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Small Business Owners Get Rates Review

Tuesday 04 December 2012

Auto-entrepreneurs have been granted an exemption from the payment of business rates for 2012, with a review promised for all small business owners.

The announcement by the government came very late in the day last month, as many tax offices had already sent out business rates demands.

So if you have received such a demand you will need to write to your local tax office seeking a 'dégrèvement' (relief) from the tax. The application will need to be made by 31st Dec 2012.

The reason for this approach is that the exemption does not apply to all auto-entrepreneurs; those who ran the same business under a different business status prior to 2009, but who later transferred to auto-entrepreneur status, do not get an exemption. It applies strictly to new start-ups.

Since the auto-entrepreneur regime was set up in 2009 those who have adopted this business status have not been liable for rates, due to an existing automatic entitlement to 3 years exemption for all new start-ups.

The rates in question is the Contribution Economique Territoriale (CET), a tax made up of two parts, of which only one part – the Contribution Foncière des Entreprises (CFE) – is payable by small business owners, such as auto-entrepreneurs.

In 2009 this tax replaced the former system of business rates, called the taxe professionnelle. In both cases it is a tax based on the rateable value of the property used for the business activity.

The introduction of the CFE has not met with universal approval, with the most vocal of the critics the auto-entrepreneur movement itself, who have expressed their disquiet that the tax does not operate on a progressive basis relative to turnover.

There is also widespread concern about the variations in the level of the business rates across the country. Local councils are responsible for determining the level of the CFE, albeit within a minimum and maximum range set by the government.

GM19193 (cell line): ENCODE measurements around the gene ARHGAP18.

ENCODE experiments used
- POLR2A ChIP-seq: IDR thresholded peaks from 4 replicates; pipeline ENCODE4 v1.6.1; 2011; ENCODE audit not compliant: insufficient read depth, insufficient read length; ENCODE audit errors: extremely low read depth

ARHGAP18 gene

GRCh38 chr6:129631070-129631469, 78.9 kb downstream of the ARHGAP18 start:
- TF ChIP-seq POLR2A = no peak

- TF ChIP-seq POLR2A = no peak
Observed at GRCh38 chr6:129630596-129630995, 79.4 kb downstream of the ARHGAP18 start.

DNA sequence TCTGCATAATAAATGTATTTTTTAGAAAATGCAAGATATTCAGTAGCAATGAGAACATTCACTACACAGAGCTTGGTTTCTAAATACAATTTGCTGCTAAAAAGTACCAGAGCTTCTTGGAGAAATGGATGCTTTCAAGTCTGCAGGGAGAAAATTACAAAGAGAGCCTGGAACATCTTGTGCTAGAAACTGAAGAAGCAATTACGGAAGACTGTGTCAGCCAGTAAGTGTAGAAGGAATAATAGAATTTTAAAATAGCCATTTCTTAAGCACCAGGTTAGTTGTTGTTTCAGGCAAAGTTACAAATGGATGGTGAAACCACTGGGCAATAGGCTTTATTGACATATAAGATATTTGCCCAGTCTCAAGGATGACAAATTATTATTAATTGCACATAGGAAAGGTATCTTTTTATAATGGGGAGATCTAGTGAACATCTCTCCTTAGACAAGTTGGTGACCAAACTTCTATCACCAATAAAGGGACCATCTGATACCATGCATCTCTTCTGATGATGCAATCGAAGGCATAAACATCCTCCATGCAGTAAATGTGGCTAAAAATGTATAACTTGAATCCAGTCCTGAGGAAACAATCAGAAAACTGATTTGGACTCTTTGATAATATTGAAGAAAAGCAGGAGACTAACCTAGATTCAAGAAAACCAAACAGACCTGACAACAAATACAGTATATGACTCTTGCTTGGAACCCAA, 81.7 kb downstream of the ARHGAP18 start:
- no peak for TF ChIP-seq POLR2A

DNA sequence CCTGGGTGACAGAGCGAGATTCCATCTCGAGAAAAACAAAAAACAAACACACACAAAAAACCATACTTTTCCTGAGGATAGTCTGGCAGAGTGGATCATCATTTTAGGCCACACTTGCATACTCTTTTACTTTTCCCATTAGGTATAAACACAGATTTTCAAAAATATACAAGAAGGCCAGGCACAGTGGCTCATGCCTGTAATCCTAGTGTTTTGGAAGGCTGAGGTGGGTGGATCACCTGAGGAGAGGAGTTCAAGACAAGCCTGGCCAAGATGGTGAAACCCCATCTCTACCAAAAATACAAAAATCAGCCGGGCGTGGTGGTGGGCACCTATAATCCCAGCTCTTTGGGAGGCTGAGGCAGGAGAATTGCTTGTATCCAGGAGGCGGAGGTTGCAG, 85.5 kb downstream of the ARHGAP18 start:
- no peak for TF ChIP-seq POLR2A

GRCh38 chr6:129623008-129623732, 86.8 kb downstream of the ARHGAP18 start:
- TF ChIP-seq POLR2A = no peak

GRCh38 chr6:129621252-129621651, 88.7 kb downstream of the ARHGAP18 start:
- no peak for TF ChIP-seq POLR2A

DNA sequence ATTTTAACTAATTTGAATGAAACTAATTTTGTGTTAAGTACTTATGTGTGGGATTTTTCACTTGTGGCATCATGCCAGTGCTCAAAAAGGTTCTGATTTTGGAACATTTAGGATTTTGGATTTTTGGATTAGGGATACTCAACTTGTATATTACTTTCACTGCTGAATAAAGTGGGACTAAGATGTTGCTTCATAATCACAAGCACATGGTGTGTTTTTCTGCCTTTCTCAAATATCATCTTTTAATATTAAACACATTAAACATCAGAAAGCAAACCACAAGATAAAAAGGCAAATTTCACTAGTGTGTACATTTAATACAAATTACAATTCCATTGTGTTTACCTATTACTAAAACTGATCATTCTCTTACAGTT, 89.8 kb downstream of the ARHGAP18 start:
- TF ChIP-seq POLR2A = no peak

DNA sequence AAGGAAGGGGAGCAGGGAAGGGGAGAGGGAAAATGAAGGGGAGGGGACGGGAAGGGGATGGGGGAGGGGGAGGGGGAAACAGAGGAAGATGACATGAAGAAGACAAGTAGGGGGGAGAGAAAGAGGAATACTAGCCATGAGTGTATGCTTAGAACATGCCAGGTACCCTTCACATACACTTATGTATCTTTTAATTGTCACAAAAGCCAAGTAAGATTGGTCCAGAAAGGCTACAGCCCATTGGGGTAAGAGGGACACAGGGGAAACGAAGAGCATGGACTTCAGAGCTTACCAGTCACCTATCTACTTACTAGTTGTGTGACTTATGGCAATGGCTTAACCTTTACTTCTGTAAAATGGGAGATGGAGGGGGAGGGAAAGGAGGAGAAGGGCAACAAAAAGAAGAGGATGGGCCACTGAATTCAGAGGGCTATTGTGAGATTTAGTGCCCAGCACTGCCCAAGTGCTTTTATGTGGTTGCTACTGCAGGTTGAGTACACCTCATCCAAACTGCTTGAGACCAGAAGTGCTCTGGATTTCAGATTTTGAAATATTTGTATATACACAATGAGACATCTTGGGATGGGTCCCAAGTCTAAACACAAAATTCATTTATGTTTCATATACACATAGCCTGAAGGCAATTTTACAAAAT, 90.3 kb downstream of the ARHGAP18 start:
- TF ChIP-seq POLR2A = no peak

In most cases, for those who work from their home the bill is no more than a few hundred euros a year, but councils can charge up to a maximum of €2,000.

In their statement on the cancellation of the imposition of the tax for 2012 the government stated that, "it is clear that the imposition of auto-entrepreneurs for the CFE was neither prepared nor coordinated by the previous government."

As comforting as this may sound it omits to say that the government is planning an increase in the level of social security contributions payable by auto-entrepreneurs.

A report on the taxation (including social security contributions) of auto-entrepreneurs is due before the end of the year, and it is envisaged that some increases will be introduced commencing January 2013.

While auto-entrepreneurs will no doubt give a sigh of relief that they have been exempted from business rates for a further year, the same does not apply to those small business owners who do not have this business status. They remain liable for the tax, which has shot up substantially this year as cash strapped local councils seek ways of bolstering their revenues.

Local councils do have the discretion to grant a general 50% reduction in the tax for those businesses with a turnover less than €10,000 pa, but it seems few have decided to do so.

As a result, the government has been forced to commit to a review of the liability of all small business owners to rates, stating recently that, "the previous government manifestly failed to anticipate all the consequences of the reform of business rates" and that "every effort will be made, as soon as possible, to reduce the impact on small businesses."

Pending this review local authorities have been given discretion to reduce the CFE bill for 2012, and business owners have been given additional time to pay their rates bill. Those who consider they may be eligible should contact their mairie.

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